We sing. We sing for hours throughout the day, heartily, in parts, with laughter. The day will come, and not long from now, when my nieces and nephews will completely take over the piano playing. Until that day comes, I am blessed to be the one pounding out the carols and psalms and hymns. It is a treat for me to have each family actively working on music in their homes and for the rest of us to be introduced to something new. I have learned some of my favorite songs that way. When my grandparents, on either side, are able to be there, I relish watching them listen, hearing them join. I wonder what it feels like, to be the root of this large family tree, this Jesus-loving bundle of joyful noises and faith-filled little people and teenagers who sing out because the Lord reigns, and He is their Lord.
There is no staring at cell phones at Cousinpalooza, for no other reason than that we have better things to do. If you have never seen a handful of teenagers spend the entire day interacting and laughing and listening with their peers and their elders, scooping up toddlers and helping younger kids into snow gear, never turning to zone out in front of a screen, then you are just going to have to take my word for it. It is the coolest thing.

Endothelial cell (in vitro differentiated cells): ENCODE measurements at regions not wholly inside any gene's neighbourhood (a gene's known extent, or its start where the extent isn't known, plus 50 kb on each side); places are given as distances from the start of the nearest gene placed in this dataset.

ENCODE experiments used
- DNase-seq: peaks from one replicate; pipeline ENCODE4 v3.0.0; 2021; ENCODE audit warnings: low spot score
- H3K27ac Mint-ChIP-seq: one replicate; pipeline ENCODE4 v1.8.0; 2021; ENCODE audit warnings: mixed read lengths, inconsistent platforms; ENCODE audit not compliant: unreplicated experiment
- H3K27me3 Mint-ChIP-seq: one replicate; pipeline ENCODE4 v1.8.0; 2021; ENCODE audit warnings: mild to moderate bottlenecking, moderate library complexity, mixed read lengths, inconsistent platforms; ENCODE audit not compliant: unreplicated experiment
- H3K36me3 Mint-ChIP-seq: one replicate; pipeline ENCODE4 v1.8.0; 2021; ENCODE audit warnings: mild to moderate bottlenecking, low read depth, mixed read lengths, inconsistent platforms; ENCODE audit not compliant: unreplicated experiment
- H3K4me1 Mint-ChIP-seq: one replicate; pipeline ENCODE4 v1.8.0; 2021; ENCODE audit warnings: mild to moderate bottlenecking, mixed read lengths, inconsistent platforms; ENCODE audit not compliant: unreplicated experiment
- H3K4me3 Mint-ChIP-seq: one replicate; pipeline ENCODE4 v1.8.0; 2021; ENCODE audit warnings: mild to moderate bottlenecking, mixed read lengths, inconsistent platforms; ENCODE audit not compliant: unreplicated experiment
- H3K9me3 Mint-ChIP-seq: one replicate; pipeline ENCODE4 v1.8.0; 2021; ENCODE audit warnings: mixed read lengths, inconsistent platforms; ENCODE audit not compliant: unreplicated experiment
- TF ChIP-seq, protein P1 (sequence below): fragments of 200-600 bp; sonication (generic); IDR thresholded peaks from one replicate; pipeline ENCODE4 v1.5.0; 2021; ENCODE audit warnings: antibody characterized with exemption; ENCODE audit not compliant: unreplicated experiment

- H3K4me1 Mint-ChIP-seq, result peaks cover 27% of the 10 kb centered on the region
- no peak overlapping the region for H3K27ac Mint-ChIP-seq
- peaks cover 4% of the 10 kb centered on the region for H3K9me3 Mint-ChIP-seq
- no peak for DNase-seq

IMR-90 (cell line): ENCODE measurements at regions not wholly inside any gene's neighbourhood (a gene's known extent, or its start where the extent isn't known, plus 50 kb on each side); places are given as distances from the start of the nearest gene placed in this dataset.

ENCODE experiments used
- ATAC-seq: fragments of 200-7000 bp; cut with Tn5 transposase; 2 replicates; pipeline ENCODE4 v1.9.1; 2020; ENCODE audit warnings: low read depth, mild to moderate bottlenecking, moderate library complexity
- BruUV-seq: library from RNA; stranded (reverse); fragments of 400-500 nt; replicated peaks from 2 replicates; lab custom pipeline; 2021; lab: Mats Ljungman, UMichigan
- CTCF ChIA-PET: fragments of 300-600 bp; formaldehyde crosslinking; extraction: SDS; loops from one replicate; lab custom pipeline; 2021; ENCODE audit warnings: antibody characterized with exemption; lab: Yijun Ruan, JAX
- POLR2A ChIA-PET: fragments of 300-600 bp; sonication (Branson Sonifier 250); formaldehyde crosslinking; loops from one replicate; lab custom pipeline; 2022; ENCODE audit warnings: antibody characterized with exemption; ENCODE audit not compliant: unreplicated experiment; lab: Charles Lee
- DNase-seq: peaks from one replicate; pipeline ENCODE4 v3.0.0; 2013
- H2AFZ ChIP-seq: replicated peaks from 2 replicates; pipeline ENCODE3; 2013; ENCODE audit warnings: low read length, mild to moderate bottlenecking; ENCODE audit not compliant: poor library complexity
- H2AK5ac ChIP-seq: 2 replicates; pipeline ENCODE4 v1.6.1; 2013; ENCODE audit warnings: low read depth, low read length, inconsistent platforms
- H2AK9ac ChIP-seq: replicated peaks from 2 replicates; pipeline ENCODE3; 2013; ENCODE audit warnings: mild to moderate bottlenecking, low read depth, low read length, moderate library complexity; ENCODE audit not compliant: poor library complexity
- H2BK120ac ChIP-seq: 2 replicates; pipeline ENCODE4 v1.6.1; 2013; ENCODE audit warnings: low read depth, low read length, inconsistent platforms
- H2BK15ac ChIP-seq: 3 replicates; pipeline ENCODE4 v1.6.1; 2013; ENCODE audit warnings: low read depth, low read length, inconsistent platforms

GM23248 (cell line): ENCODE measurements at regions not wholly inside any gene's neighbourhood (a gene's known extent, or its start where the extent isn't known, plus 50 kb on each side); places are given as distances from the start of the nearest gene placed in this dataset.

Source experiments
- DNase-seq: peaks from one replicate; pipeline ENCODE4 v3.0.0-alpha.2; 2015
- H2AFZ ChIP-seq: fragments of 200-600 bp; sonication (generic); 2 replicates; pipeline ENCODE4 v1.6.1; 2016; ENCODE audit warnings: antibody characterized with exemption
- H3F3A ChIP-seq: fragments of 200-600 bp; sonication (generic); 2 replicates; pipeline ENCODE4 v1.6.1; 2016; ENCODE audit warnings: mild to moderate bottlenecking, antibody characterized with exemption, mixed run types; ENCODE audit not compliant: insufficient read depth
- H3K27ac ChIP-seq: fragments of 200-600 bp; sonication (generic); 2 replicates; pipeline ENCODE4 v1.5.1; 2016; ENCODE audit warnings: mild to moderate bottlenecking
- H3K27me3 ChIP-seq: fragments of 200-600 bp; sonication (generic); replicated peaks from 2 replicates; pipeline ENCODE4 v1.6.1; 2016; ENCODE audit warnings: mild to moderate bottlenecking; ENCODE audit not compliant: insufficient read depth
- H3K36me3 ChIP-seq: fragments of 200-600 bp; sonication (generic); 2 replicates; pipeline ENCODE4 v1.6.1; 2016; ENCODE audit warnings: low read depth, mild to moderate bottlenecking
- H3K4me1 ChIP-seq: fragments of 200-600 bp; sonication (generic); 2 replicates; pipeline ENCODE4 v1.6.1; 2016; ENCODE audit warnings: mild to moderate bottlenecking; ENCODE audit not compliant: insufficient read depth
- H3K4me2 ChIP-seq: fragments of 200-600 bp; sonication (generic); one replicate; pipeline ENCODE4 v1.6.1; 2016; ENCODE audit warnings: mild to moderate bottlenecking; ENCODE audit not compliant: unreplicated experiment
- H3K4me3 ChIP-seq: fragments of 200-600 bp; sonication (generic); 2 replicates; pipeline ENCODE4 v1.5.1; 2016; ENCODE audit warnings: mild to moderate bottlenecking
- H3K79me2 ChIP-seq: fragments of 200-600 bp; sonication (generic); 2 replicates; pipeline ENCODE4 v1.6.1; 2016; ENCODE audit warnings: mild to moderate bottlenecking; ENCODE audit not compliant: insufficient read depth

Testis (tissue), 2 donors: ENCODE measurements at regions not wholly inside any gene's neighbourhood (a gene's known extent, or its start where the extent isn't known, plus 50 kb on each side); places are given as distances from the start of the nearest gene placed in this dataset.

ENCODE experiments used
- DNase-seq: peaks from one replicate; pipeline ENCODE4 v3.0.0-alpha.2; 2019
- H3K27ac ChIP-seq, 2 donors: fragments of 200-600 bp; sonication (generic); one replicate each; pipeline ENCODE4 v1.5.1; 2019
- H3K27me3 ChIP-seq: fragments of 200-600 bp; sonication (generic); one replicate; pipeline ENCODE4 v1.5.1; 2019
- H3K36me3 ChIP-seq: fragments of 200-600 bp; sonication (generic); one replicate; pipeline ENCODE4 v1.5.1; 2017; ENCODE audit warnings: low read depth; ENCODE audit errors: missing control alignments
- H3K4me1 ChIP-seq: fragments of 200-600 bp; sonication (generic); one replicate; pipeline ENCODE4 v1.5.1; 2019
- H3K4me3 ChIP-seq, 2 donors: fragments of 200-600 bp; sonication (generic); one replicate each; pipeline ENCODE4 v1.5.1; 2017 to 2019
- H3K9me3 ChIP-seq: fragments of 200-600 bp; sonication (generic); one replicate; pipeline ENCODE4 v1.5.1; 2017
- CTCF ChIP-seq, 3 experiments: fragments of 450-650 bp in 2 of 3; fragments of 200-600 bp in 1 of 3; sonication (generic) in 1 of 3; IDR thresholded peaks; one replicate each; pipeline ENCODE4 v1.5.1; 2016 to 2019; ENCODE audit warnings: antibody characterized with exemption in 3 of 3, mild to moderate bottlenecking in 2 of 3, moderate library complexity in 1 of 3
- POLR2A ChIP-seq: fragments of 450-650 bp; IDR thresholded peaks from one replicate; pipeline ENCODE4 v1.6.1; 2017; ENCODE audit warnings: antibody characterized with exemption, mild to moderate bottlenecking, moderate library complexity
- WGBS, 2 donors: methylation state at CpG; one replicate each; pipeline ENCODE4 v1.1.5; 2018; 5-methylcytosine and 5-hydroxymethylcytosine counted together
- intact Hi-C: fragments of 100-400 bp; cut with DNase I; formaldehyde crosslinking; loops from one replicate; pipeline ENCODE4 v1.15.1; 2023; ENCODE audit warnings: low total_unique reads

My siblings and parents and I exchange homemade goodies, sometimes sweets, sometimes wine, sometimes homemade beef jerky from my brother-in-law who does magical things with meat. The cousins do a massive, sugar-coma-inducing cousin candy exchange. Every child buys and wraps candy for every cousin and it is hilarious watching them tear into it, but perhaps enjoy handing out their gifts nearly as much. We give sweets, because Sweetness Himself was born on Christmas Day. He is the Gift, free and dear and wonderful. Our gifts are feeble imitations, but imitations worth doing nonetheless, because He is delighted by our copying Him.
As I reread this, I am fully aware that I am not even coming close to describing one of my favorite days of the year. Perhaps words can never be enough for this one. But what I am struck with each year is that we are basking in blessings because God wrote a story, because He planted something that has gone on to produce fruit. The day to day work of disciplining kids, of homeschooling when it would be easier to hand our brood off to the state, of nurturing young and immature faiths (theirs, ours…), of caring for elderly parents, of loving well in our marriages is no mean task. It can feel like our feet are weighed down by cement, like we are slogging through the difficult work of a moment. And yet — look at what it is doing! Look at 12 cousins who all love the Lord, who have loyalty etched into their hearts. Look at marriages marked by grace, by decades of faithfulness, by self-sacrificial love right up to the last breath — the work of my grandparents and parents continues to shape us.
That means the work that is front of you today has purpose, eternal purpose. Right now counts forever.